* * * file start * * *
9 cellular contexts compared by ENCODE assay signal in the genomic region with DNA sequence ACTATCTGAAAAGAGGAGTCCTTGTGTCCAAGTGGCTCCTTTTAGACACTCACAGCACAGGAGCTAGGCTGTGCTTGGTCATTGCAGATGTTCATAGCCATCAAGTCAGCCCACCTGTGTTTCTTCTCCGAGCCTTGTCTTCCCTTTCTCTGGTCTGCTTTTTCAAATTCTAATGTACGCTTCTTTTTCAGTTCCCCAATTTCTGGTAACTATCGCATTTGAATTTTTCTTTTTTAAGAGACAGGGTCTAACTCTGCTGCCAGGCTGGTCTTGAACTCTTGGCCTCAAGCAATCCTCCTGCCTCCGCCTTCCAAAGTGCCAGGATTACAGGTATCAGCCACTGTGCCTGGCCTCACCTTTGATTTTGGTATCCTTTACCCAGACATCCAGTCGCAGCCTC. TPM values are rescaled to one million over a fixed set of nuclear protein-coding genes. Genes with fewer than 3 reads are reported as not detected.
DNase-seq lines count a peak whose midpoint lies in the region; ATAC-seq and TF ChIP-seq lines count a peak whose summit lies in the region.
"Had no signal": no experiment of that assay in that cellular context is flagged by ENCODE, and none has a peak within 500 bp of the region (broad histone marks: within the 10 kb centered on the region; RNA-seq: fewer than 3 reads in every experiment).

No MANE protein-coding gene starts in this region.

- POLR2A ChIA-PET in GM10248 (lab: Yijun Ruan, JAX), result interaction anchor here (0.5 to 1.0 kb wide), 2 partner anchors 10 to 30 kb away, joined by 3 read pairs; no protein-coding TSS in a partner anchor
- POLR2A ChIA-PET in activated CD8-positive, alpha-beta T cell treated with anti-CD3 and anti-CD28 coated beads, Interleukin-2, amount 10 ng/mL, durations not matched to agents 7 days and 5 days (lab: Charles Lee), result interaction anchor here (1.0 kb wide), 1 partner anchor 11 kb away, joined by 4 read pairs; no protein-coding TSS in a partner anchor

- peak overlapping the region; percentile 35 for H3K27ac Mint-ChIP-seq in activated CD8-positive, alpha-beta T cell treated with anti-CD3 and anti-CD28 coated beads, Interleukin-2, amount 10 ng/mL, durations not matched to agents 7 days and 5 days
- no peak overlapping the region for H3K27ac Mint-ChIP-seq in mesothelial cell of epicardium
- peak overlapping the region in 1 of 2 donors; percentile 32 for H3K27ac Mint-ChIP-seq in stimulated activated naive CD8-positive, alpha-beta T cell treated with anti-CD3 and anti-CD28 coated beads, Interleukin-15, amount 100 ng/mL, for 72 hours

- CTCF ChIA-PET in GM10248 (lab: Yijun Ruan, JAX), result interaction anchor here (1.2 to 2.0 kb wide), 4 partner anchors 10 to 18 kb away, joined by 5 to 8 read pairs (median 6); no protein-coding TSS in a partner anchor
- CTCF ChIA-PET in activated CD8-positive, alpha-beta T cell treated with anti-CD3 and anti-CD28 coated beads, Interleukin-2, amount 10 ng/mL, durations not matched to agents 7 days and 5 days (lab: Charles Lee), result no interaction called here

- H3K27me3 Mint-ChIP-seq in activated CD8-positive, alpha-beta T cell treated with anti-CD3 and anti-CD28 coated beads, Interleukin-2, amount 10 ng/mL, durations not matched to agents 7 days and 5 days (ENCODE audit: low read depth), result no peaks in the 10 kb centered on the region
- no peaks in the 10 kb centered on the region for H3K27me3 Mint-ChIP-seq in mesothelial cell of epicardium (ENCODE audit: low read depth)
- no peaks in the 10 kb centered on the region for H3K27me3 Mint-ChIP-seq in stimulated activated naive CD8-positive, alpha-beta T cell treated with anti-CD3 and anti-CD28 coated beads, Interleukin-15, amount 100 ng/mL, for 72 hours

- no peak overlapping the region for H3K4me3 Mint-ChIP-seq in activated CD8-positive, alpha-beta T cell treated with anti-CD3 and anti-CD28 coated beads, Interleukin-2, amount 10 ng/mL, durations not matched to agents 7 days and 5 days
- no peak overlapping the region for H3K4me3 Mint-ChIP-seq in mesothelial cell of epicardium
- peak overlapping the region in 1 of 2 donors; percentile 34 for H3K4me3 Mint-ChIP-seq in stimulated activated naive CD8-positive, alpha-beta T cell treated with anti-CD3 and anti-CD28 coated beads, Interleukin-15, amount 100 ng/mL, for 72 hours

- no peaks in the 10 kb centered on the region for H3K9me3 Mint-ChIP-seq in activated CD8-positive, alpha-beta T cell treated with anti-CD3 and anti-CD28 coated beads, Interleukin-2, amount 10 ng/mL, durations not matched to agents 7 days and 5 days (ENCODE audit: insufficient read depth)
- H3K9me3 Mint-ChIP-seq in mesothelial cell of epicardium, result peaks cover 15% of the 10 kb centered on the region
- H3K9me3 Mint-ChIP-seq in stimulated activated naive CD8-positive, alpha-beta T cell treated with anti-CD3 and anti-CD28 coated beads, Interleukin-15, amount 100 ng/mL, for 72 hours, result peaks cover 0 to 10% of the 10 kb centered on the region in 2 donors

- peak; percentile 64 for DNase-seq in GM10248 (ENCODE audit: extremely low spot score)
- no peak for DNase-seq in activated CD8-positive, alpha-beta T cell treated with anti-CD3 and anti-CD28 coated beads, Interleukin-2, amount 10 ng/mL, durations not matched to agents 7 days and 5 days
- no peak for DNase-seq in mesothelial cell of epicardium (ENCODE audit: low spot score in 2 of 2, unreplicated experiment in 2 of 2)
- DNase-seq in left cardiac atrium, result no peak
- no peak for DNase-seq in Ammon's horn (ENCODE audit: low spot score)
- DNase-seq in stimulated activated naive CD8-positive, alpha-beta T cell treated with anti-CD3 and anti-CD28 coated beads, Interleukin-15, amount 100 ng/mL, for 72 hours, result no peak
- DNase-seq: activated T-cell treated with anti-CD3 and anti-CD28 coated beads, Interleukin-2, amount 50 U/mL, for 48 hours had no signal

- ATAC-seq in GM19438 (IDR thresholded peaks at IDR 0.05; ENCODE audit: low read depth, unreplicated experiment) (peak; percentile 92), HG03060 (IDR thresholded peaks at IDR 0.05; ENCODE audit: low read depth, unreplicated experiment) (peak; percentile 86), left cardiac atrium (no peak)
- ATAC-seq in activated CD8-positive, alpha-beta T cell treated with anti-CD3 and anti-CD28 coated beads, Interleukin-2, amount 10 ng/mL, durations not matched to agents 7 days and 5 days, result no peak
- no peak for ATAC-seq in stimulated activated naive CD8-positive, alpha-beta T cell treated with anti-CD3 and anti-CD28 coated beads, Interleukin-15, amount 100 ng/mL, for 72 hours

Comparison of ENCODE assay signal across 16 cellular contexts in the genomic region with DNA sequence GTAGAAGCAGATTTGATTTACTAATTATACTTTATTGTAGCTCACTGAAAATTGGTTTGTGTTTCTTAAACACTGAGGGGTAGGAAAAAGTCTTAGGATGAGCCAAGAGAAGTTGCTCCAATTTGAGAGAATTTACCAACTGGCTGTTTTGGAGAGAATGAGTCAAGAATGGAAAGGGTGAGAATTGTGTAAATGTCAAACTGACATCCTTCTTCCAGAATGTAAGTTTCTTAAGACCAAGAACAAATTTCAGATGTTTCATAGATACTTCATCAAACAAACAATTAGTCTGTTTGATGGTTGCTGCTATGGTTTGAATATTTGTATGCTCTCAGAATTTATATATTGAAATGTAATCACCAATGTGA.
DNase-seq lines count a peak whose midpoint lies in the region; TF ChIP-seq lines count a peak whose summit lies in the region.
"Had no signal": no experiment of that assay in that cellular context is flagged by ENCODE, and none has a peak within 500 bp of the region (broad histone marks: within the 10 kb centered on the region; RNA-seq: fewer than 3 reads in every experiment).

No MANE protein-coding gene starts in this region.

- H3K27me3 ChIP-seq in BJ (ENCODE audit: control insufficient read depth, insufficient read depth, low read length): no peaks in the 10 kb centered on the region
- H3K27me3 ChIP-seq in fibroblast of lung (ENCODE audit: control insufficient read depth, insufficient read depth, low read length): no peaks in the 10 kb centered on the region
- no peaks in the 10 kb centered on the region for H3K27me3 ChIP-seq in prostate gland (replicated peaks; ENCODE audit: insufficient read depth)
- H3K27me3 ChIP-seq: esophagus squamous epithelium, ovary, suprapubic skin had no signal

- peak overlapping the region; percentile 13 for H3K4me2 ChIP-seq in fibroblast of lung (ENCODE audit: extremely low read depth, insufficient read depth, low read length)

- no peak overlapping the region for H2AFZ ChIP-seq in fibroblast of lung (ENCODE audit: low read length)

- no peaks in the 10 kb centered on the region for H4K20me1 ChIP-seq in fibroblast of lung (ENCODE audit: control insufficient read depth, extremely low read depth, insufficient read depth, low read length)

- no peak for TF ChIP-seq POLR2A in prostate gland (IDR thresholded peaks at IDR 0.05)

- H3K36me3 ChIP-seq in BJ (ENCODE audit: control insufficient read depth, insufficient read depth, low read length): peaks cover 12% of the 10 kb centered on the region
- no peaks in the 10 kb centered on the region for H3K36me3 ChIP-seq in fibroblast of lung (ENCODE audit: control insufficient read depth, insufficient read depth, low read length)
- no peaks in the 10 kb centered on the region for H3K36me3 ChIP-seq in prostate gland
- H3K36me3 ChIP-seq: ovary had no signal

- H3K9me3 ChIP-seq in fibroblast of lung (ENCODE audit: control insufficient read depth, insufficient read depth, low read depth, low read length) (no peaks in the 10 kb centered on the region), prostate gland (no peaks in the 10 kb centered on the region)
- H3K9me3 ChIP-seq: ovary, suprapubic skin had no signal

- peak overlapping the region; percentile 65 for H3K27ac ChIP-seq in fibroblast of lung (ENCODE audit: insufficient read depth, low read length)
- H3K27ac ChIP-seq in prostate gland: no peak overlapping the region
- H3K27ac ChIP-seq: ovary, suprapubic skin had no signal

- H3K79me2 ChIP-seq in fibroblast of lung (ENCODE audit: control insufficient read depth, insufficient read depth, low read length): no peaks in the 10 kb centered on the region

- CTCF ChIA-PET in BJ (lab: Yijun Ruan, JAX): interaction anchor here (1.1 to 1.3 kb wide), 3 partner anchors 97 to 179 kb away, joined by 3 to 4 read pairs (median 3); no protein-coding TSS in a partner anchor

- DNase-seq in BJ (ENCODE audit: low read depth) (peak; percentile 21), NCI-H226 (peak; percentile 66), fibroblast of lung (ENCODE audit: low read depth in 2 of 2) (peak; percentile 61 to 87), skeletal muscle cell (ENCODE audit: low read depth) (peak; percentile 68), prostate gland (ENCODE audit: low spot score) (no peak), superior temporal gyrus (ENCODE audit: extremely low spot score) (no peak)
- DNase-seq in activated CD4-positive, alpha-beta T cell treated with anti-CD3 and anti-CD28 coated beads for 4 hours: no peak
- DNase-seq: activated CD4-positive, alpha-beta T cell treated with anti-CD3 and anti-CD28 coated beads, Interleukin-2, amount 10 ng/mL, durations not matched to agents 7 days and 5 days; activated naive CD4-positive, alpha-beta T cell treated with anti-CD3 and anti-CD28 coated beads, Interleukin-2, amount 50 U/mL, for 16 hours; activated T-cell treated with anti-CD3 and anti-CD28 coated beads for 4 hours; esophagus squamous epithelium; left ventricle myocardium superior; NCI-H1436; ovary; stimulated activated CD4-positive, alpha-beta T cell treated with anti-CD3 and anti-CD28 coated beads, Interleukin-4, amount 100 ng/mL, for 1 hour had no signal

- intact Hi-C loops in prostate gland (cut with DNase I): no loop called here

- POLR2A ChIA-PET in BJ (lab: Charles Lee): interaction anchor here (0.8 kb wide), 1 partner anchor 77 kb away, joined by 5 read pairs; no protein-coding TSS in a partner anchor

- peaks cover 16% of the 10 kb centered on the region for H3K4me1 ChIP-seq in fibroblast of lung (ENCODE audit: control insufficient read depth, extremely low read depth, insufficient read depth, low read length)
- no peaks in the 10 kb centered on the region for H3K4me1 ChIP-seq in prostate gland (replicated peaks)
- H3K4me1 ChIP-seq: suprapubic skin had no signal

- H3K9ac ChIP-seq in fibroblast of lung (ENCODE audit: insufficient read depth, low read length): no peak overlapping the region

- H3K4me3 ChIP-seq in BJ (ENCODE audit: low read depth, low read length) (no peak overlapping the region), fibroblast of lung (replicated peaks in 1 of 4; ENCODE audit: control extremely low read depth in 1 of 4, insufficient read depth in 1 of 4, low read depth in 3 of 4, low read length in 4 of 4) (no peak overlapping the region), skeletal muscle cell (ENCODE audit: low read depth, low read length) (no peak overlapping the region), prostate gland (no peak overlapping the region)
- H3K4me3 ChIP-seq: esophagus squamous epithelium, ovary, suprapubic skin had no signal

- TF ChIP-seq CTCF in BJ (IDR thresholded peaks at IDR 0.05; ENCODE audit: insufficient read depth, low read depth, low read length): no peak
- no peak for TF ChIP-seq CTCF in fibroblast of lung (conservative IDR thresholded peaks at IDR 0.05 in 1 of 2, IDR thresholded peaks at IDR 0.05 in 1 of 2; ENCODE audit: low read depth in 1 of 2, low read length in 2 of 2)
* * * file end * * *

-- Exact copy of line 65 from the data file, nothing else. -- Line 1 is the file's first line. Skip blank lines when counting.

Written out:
- TF ChIP-seq CTCF in BJ (IDR thresholded peaks at IDR 0.05; ENCODE audit: insufficient read depth, low read depth, low read length): no peak